New Supplemental Poverty Measure data tells us millions of children helped by anti-poverty programs in 2013Poverty & Family Economics
Yesterday we learned that anti-poverty programs lifted 8 million children out of poverty in 2013, which lowered the child poverty rate to 16.4 percent.
These findings come from the U.S. Census Bureau’s release of the 2013 Supplemental Poverty Measure (SPM), which takes into account non-cash benefits (such as the Supplemental Nutrition Assistance Program (SNAP), Special Supplemental Nutrition Program for Women, Infants, and Children (WIC), and housing assistance) as well as household expenses like childcare, child support, and medical out-of-pocket expenses.
The SPM data reports that when taking into account benefits and expenses not included in the official poverty measure, 2.9 million children are lifted out of poverty. When you include cash income and benefits also included in the official poverty measure (including Social Security, Unemployment Insurance, Temporary Assistance for Needy Families), this number increases to 8 million children.
Refundable tax credits and the Supplemental Nutrition Assistance Program (SNAP) continue to have the largest effect in reducing child poverty. The chart below illustrates the number of children lifted by out of poverty by individual programs:
|Program||Children Lifted Out of Poverty|
|Refundable tax credits (Earned Income Tax Credit and refundable part of Child Tax Credit)||4.7 million|
|Housing subsidies||1 million|
|Temporary Assistance for Needy Families (TANF)||370,000|
|Special Supplemental Nutrition Program for Women, Infants, and Children (WIC)||300,000|
Note: It is important to remember that the SPM also takes into account household expenses such as taxes and childcare, so you cannot use these figures alone to determine how many children were actually living in poverty after the impact of these programs.
While programs such as the refundable tax credits and SNAP is significant, but no initiative has had a larger effect on reducing poverty in America than Social Security, which prevented 23.4 million seniors from falling into poverty in 2013.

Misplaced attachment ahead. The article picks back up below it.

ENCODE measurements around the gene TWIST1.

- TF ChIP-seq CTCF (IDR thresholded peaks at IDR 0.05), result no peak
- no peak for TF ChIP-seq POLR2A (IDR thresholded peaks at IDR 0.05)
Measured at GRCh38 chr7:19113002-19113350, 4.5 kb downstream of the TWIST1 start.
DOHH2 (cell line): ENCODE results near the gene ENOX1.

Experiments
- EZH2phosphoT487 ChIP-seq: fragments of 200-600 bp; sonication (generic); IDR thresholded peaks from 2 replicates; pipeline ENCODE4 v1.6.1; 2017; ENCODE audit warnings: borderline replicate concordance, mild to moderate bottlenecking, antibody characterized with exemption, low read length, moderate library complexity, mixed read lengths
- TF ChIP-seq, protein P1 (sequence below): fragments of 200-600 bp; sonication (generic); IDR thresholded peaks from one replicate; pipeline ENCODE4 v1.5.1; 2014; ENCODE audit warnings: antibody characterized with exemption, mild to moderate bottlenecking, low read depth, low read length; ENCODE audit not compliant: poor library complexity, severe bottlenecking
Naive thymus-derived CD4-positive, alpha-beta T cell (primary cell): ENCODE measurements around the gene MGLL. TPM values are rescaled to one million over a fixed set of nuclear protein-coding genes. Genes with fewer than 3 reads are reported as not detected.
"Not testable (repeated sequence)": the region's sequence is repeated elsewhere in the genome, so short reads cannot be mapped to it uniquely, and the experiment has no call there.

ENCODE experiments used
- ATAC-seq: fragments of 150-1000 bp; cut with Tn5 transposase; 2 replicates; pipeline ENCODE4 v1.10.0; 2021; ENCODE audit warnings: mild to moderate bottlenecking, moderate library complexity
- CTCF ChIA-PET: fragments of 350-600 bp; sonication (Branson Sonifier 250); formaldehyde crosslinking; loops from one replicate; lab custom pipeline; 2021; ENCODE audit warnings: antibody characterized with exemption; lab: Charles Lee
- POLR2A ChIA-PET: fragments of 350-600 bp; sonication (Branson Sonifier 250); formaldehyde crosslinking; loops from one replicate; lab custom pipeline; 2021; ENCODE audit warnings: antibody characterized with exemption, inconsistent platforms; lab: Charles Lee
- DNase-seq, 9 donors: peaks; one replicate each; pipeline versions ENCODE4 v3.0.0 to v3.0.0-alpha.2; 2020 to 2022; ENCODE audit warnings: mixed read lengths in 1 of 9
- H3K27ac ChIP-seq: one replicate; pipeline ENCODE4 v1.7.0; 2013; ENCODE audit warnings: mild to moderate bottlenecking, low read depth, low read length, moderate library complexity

These programs are critical for millions of children, but we know we can do better. Even taking into account their impact, 16.4 percent of kids are living in poverty. Infants born into poverty are more likely to experience negative health outcomes such as low birth weight and increased rates of chronic disease. Children living in poverty have increased exposure to toxic stress and there is increasing evidence that this creates a significant health burden in adulthood, as well as poor academic achievement and lower rates of high school graduation.
First Focus has many ideas for how we can reduce child poverty and improve well-being for our nation’s children, which not only include protecting what works but also initiatives and policies that would improve opportunity Please see here for more information:
- SNAP and SNAP-Ed: America’s Best Defense on Childhood Hunger – by Meghan Mack https://firstfocus.org/resources/fact-sheet/snap-snap-ed-americas-best-defense-childhood-hunger
- EITC Reform – Good for Children and Families? – by Ralph Forsht https://firstfocus.org/blog/eitc-reform-good-for-children-and-their-families/
- Child Poverty and Homelessness Affect Education – by Kevin Lindsey https://firstfocus.org/blog/child-poverty-homelessness-affect-education/
- Investing in a Youth Workforce – by Elliot Gluck https://firstfocus.org/blog/investing-in-a-youth-workforce/
- Child and Youth Homelessness: A Problem of Epic Proportions – by Cara Baldari https://firstfocus.org/resources/fact-sheet/child-youth-homelessness-problem-epic-proportions/